View Full Version : Rusty oil pan leak
04-16-2004, 08:15 PM
Ive got a 97 F350 with Powerstroke. It was a plow /salt truck before I got it last year. Anyways, a couple of days ago I noticed that it was leaving drips in the drive. Today I got under it and thought I had a leaky rear main until I cleaned the pan off. After getting all the grime off the bottom, I see that the oil is just seeping through the pan near the rear edge. I knew the pan was badly rusted but Ive never seen or heard of an oil pan rusting through before. After a cleaned it, it no longer leaves drips, its puddles now. My temporary solution is to smear some high temp RTV on it but I know thats not permanent. Any ideas on this, short of pulling the pan and replacing it? Welding, JBWeld, Sealer???
04-16-2004, 08:28 PM
Go Ahead and replace the Pan! I have dealt with quite a few of these, and the pan will rust through. Jb weld and the such only hold for a short period of time. I tried to fix one numerous times just to see if i could, and somethings worked but for short periods up to a month. It isn't worth the cost of a new engine if you run it low on oil.
Eddy Landscape Design
04-16-2004, 08:29 PM
Rusty oil pans were/are common in Fords. Had to replace a few myself. Don't waste your time with short term fixes, just replace the pan.
04-16-2004, 08:30 PM
Damnnn Eddyyy, you beat me to it.
04-16-2004, 08:33 PM
no perm fix other than to replace it. Its so rusted that welding is useless, other than starting the oil on fire and collecting the insurance. Same with any kind of glue or sealer, it must be absolutely clean for it to stick, so rule that out. So just grit yur teeth and pull the pan and replace it. Its not that uncommon of a repair with trucks from the salt belt.
04-16-2004, 11:13 PM
Replace it. But trust me it is not an easy job. Go over to Plowsite and you will see a write up done on a 95 F250. If you do not have the motivation have the dealership do it.
04-18-2004, 01:26 PM
i fixed one of mine with Pc7 on a ford with 460. lasted 2 years till i pulled the engine then i ground it off and brazed then shut but I could have left the Pc7 it was still solid and holding
04-18-2004, 08:25 PM
What is PC7 and where do I get it?
Ive already got some JBWeld from a project last year but if the PC7 is more suited for the job than thats the way I want to go.
I dont like temporary fixes but at this point, I would like to keep the truck on the road. If I can do something that will last until fall when Im not as busy with it, then I can get it to a shop or pull it in my garage and do it right.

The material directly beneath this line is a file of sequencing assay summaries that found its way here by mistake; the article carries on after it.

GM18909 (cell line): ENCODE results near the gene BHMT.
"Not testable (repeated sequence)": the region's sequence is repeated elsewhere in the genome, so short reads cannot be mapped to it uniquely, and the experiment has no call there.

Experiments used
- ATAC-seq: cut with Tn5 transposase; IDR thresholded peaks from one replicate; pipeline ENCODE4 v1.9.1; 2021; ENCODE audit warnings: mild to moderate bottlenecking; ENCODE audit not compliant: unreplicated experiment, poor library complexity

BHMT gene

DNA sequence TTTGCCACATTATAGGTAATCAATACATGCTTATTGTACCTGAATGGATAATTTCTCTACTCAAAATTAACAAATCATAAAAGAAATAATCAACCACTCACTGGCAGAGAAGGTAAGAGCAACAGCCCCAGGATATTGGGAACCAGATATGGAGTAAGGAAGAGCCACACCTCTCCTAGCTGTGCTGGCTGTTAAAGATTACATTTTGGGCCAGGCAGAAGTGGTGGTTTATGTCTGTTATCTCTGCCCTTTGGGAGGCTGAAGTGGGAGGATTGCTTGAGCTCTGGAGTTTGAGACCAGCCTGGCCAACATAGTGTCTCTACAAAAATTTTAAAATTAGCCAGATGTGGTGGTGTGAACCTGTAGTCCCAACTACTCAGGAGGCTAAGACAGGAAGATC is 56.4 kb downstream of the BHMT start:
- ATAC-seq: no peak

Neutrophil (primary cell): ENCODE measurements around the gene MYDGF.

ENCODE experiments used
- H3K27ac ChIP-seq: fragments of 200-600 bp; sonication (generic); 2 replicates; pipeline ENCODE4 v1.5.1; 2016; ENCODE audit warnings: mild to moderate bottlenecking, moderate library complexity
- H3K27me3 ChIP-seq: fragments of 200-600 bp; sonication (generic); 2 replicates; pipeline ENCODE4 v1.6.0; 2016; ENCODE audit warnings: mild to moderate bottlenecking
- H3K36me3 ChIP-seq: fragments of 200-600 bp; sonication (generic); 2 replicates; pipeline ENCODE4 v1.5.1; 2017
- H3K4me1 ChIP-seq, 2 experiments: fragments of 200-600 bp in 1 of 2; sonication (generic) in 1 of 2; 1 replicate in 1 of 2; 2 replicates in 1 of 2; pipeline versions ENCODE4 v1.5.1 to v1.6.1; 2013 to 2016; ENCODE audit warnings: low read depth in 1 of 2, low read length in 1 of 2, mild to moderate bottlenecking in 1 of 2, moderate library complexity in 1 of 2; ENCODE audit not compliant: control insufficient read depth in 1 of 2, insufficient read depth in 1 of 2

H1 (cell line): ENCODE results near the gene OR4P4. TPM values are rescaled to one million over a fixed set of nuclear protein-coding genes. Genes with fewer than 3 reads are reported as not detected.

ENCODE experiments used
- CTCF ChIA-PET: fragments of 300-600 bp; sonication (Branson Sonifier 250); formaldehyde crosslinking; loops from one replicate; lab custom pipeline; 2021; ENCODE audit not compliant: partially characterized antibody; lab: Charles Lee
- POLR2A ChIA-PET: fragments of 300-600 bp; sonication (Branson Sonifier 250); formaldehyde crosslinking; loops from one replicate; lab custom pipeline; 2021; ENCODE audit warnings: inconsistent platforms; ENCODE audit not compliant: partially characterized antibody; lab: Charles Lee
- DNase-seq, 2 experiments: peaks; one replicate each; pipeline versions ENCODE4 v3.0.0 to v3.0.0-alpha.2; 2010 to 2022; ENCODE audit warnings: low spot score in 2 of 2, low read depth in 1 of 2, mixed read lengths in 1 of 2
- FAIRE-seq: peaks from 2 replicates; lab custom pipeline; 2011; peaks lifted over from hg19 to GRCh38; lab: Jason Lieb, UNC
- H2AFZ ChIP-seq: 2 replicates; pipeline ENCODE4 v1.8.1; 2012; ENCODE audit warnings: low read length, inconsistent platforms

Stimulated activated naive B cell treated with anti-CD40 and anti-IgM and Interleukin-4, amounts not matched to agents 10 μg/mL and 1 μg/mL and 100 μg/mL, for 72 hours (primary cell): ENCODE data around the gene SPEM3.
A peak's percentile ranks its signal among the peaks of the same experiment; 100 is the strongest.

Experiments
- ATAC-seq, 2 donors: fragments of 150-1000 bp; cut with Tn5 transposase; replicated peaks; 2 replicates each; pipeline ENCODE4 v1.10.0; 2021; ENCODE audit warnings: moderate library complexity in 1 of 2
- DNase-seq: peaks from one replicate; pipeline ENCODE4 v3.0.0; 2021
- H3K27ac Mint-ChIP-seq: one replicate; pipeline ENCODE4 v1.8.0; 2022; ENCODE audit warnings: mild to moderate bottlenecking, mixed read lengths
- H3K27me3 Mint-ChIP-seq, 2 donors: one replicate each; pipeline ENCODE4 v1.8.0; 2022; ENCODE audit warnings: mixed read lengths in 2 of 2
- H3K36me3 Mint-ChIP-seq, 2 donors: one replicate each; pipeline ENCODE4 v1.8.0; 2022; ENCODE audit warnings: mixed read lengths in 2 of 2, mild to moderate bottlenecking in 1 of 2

04-19-2004, 04:03 AM
when you finaly do put a new pan on. smear new grease on after every oil change an it will last longer
04-19-2004, 07:56 PM
[Ace hardware (http://www.acehardware.com/product/index.jsp?productId=1409482)
it is 2 part epoxy it very strong. it can be machined I've used it to fix a mower where the conecting rod went though the block on a old Briggs Engine. It in almost every auto parts store here also ace hardware has it.
Drain the oil clean the area make sure you get all rust off use wire brush and sand paper then use some lacquer thinner to make sure there is no oil. mix it on piece of cardboard so it nice grey color. put it on let it set up 12- 18 hours before you put oil back in. make sure you clean tools right away or else you will need a grinder to get it off. It also sticks to your hands.
PC-7 EPOXY PASTE
Bonds most everything to anything
Heavy Duty Non-Drip Paste
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As a Filler:
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PC-7 ® is a tough job Epoxy formulation developed for maximum bonding power. Components A (grey) and B (black), when mixed, react to form a bond of tremendous strength. PC-7 ® formulation provides extended working time, giving user ample time to complete larger jobs, reposition work or make changes. High wet grab or tack of PC-7 epoxy paste ® makes overhead and sidewall work easy without drip or sag. PC7 epoxy paste ® demonstrates excellent chemical resistance to mild acids, caustics, detergents, gasoline, fuel oil, salt, and fresh water. PC7 epoxy paste ® will not bond to wax paper, TEFLON ®, polyethylene, and some soft plastics. Test area when in doubt.